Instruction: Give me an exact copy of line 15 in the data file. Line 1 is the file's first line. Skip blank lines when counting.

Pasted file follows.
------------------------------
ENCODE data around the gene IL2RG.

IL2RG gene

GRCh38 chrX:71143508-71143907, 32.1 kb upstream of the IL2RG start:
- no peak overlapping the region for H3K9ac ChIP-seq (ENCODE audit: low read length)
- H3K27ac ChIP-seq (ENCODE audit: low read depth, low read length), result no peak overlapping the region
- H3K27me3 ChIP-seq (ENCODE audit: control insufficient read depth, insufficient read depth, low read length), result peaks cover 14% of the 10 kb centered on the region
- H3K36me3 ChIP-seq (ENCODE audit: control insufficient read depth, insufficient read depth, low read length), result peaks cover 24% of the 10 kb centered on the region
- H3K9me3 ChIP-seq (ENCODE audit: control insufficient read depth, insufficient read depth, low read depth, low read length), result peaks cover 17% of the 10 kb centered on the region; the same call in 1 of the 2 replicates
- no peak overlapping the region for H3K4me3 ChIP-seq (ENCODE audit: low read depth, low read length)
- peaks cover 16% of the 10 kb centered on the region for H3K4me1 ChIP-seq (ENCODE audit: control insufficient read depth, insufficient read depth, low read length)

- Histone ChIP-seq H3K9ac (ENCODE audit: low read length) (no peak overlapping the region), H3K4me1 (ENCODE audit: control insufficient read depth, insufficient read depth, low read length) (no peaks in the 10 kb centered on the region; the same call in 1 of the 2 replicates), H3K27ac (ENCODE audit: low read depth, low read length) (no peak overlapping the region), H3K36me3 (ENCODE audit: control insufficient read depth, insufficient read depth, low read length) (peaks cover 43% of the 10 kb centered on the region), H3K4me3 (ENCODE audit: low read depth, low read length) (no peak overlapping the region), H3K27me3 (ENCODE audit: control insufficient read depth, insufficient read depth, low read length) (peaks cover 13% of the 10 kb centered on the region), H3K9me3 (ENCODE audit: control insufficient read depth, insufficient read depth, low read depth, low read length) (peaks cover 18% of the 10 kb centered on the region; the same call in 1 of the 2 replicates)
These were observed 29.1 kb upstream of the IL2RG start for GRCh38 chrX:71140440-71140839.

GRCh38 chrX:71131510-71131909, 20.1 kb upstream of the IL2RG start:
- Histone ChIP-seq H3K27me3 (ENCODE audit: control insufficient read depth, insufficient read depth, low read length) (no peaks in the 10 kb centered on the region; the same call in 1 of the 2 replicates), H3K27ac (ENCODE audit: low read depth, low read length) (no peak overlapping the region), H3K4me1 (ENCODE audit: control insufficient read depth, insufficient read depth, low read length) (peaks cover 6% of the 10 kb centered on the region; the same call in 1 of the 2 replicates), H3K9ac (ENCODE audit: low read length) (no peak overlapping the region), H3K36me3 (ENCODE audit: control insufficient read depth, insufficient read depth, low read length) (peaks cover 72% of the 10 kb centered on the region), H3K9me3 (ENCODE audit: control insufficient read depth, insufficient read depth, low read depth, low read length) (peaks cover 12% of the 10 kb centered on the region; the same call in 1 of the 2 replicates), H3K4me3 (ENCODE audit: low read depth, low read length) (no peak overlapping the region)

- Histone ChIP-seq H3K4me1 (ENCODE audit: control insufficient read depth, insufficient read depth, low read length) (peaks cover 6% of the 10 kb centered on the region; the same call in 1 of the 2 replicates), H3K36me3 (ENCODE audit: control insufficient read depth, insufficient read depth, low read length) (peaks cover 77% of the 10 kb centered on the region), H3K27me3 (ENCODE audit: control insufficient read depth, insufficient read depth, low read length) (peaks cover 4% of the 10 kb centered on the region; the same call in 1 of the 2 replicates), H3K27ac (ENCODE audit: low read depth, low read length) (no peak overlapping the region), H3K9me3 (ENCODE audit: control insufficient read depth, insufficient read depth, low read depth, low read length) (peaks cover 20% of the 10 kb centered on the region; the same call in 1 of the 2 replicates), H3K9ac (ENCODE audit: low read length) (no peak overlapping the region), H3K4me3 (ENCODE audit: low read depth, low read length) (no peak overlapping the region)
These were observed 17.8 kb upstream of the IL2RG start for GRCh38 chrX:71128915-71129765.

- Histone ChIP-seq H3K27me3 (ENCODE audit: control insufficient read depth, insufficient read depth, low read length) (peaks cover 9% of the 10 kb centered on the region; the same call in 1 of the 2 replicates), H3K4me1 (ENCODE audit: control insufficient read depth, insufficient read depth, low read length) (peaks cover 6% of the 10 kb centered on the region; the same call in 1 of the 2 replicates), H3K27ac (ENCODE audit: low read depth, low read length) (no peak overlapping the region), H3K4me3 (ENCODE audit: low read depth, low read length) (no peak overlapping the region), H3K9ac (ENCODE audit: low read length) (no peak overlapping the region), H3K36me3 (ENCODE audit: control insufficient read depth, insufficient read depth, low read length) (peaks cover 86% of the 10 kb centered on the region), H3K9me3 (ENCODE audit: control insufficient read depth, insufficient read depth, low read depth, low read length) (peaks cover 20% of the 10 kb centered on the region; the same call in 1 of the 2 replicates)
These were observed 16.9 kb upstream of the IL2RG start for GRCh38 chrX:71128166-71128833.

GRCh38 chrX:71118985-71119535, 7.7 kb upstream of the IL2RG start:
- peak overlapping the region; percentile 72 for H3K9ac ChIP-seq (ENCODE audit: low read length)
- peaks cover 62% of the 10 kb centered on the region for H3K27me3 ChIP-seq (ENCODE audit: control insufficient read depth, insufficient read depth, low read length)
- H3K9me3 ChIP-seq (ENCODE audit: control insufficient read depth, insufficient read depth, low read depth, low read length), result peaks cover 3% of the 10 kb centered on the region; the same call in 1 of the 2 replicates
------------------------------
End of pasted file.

- Histone ChIP-seq H3K4me1 (ENCODE audit: control insufficient read depth, insufficient read depth, low read length) (peaks cover 6% of the 10 kb centered on the region; the same call in 1 of the 2 replicates), H3K36me3 (ENCODE audit: control insufficient read depth, insufficient read depth, low read length) (peaks cover 77% of the 10 kb centered on the region), H3K27me3 (ENCODE audit: control insufficient read depth, insufficient read depth, low read length) (peaks cover 4% of the 10 kb centered on the region; the same call in 1 of the 2 replicates), H3K27ac (ENCODE audit: low read depth, low read length) (no peak overlapping the region), H3K9me3 (ENCODE audit: control insufficient read depth, insufficient read depth, low read depth, low read length) (peaks cover 20% of the 10 kb centered on the region; the same call in 1 of the 2 replicates), H3K9ac (ENCODE audit: low read length) (no peak overlapping the region), H3K4me3 (ENCODE audit: low read depth, low read length) (no peak overlapping the region)